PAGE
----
Happy Friday, friends! It’s the last TGIF of the year. Actually, this is also the last TGIF post I’m going to write. After thinking long and hard about the direction I want to take this blog, I’ve realized I’d rather write one amazing blog post on Monday and leave these little weekly updates behind me.
Anyway, a few days ago, I went through all my TGIF posts from this year and reread the blog posts I had linked to. Looking back, it was interesting to see how much they resonated with me. These posts reflected every stage of my personal journey this year, and played a part in enlightening me along the way. Some I knew so well, I was quoting them before I was done reading.
To finish TGIF off strong, I’ve compiled 14 of the blog posts I loved in 2014. In them, I hope you find words that encourage you to be more thoughtful, tools to help you practice gratitude, and the inspiration you need to challenge how you manage your finances in years to come.
And I hope TGIF taught you to find a high for every low, to be mindful of what you spend money on each week and to always find something to look forward to.
The Shockingly Simple Math Behind Early Retirement by Mr. Money Mustache
“The most important thing to note is that cutting your spending rate is much more powerful than increasing your income. The reason is that every permanent drop in your spending has a double effect: it increases the amount of money you have leftover to save each month, and it permanently decreases the amount you’ll need every month for the rest of your life.”
The Difference Between Being Good with Money and Bad with Money by David Cain
“Essentially, the realization I had is that money is permanent. You have it until you trade it for something, and then that trade is permanent — you are thereafter permanently without that money. It’s gone and belongs to someone else now. Therefore it’s important to consider the permanence of whatever benefit you traded it for.”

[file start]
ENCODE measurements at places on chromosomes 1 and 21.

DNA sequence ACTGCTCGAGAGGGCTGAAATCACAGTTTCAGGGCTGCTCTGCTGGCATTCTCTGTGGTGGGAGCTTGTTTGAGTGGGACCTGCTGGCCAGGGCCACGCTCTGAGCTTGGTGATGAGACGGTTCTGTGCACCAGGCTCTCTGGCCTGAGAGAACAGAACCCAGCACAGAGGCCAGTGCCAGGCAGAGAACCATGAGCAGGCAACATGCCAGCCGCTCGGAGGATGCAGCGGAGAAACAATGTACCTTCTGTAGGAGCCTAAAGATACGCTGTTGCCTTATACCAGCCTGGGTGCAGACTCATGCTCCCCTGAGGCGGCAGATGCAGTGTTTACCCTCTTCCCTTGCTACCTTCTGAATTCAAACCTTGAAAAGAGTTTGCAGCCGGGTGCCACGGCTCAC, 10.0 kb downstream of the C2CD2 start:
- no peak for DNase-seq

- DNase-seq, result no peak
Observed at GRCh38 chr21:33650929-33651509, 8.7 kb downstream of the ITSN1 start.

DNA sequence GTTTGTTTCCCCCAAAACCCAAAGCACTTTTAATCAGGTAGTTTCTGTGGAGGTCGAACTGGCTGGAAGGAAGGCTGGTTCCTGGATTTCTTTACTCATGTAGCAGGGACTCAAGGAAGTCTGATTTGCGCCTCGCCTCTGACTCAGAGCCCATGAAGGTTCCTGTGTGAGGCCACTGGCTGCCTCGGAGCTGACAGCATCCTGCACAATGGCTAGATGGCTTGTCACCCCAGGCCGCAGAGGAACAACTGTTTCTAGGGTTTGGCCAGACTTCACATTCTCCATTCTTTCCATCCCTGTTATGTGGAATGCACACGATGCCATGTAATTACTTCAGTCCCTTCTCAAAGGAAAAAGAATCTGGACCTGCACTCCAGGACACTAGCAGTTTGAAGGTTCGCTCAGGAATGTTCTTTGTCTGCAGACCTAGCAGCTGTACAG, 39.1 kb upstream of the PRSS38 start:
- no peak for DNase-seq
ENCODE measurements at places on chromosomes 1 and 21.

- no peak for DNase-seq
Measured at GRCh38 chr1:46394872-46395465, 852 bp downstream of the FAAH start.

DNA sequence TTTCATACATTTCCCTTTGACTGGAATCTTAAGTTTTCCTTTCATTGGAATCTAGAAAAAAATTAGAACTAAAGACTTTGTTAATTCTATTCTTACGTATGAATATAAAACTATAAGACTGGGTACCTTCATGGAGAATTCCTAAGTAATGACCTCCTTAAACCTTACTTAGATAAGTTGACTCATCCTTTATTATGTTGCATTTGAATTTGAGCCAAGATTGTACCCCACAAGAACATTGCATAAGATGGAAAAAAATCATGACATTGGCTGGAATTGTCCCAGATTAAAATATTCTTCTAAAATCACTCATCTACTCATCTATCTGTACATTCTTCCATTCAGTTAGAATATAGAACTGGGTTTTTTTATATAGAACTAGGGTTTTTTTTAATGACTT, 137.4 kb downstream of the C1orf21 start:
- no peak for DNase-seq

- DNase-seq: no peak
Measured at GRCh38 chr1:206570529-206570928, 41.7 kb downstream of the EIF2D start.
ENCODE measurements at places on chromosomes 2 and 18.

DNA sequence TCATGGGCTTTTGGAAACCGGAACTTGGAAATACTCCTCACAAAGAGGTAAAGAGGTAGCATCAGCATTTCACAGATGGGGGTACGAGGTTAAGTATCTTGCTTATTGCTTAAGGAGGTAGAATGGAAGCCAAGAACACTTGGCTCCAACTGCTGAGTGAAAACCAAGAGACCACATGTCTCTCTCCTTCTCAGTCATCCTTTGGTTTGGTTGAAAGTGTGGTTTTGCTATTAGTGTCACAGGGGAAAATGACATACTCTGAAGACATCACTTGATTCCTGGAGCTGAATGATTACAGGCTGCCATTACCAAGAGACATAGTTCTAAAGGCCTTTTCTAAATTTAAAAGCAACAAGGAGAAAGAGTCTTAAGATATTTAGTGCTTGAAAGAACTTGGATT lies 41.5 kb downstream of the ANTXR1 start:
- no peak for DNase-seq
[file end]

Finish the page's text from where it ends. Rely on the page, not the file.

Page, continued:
We’re All Trading Our Lives for Something – Trade Up by Joshua Becker
“Our lives hold far greater potential than the comfort and luxury most of us trade them for. After all, these are temporal pursuits that can never be fully achieved. They move and shift rapidly with the world around us. They never fully satisfy. They are completely self-centered. And our lives can be traded for things far greater.”
Searching for Happiness by J.D. Andre
“That’s the trap. Bob, like all of us, has always put off enjoying what he has right now for what he wants in the future. But, when that future arrives, there will be something else that he wants; there is always the promise of something perfect just beyond the horizon. Next week, next month, next year — that’s when Bob will finally have what he needs to be happy.”
The Exact Amount to Maximize Happiness by J. Money
“That’s what “maximizing your money” is about. Spending just the right amount to reach your joy level without going overboard and having the ratio flip flop on you. Sometimes you can’t get around paying high amounts for stuff that’s important to you, but most times there’s a nice alternative that does the same trick for much less.”
The American Dream Does Not Cost $130,000/Year by Joshua Becker